Labour’s leadership election has revealed some intriguing tensions between their parliamentary party and their grassroots. MPs have an important role in the shortlisting process – candidates who don’t secure over a certain number of MP nominations are automatically disqualified. By contrast, the endorsements of Constituency Labour Parties carry no formal weight but can allow the party’s members to express a public view on whom they prefer.
The ideological gap that has been revealed by the surge of CLP endorsements for Jeremy Corbyn is fascinating – as others have reported, it is likely the product of a combination of the hard Left being organised enough to pack out CLP meetings and a genuine shift leftwards brought on by new members inspired to join by Ed Miliband’s doomed rhetoric. It’s remarkable in itself that Corbyn should have been a struggling candidate among MPs, only making it over the line due to charity nominations from some who didn’t actually support him, but has now become the apparent hero of the hour for a large chunk of the grassroots.
However, some CLPs are more equal than others. Those in Tory heartlands, for example, are likely to have fewer members than those in Labour-held seats. Is the fracture between the centre and the base occurring on the fringes of the Labour Party or in its heartlands?
This is a little tricky to measure. There are helpful tallies of both MP nominations and CLP endorsements being kept by the New Statesman. But while 209 CLPs have so far chosen a preferred candidate, many of those are not in Labour-held seats. With all due respect to the members of Witney Labour Party, their preference for Yvette Cooper is slightly less interesting than, say, the views of those in Newcastle upon Tyne Central or Blaenau Gwent. By the same token, a lot of CLPs in Labour-held constituencies are yet to vote on who they might endorse.
So to what extent is the Corbyn surge happening in Labour territory? By my count, 27 CLPs in Labour-held seats have endorsed the bearded lefty.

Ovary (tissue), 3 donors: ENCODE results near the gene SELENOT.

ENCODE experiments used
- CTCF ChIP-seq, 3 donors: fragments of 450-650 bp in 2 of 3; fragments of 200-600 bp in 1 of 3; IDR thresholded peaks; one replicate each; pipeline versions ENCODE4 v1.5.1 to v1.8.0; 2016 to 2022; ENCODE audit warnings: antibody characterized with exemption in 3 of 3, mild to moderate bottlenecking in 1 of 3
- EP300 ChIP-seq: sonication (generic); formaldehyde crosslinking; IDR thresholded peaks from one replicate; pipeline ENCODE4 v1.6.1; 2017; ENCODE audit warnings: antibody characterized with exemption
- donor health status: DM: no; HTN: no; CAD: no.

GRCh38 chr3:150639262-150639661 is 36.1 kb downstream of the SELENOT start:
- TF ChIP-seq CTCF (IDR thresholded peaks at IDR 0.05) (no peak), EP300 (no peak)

Ten of those seats also have MPs who nominated Corbyn for the leadership. For three more, their local MP did not nominate anyone (perhaps hoping to avoid diverging too publicly from the politics of their local members).
The remaining 14 CLPs are of particular interest – these are local parties which have chosen to disregard the urging of their MP and plump for Corbyn instead.
At the most jarring end, there are five MPs who nominated the Blair-ish Liz Kendall but whose CLPs have now voted for the purity of the hard left: Gloria De Piero in Ashfield; Jim Dowd in Lewisham West; Julie Elliott in Sunderland Central; Mark Hendrick in Preston; and Nick Smith in Blaenau Gwent.
Four of the MPs backing Yvette Cooper have suffered the same experience: Jon Ashworth in Leicester South; Geraint Davies in Swansea West; Vicky Foxcroft in Lewisham Deptford and Sharon Hodgson in Washington and Sunderland West.
Five Burnham-supporting MPs, too, have found their local party is further to the left than they are – Carolyn Harris in Swansea East; Gerald Jones in Merthyr Tydfil; Ian Mearns in Gateshead; Rachel Reeves in Leeds West and Iain Wright in Hartlepool.
Labour aren’t the only party whose grassroots sometimes disagree with its MPs – there are plenty of issues on which Tory MPs have differed from their local associations. But issues of conscience, or individual policies are one thing – there is a vast difference in worldview between an MP who believes Liz Kendall is the future of Labour and a CLP which thinks Jeremy Corbyn is the bearer of that torch. Such a gulf is embarrassing in the short term, but in the longer term it could be very troublesome indeed.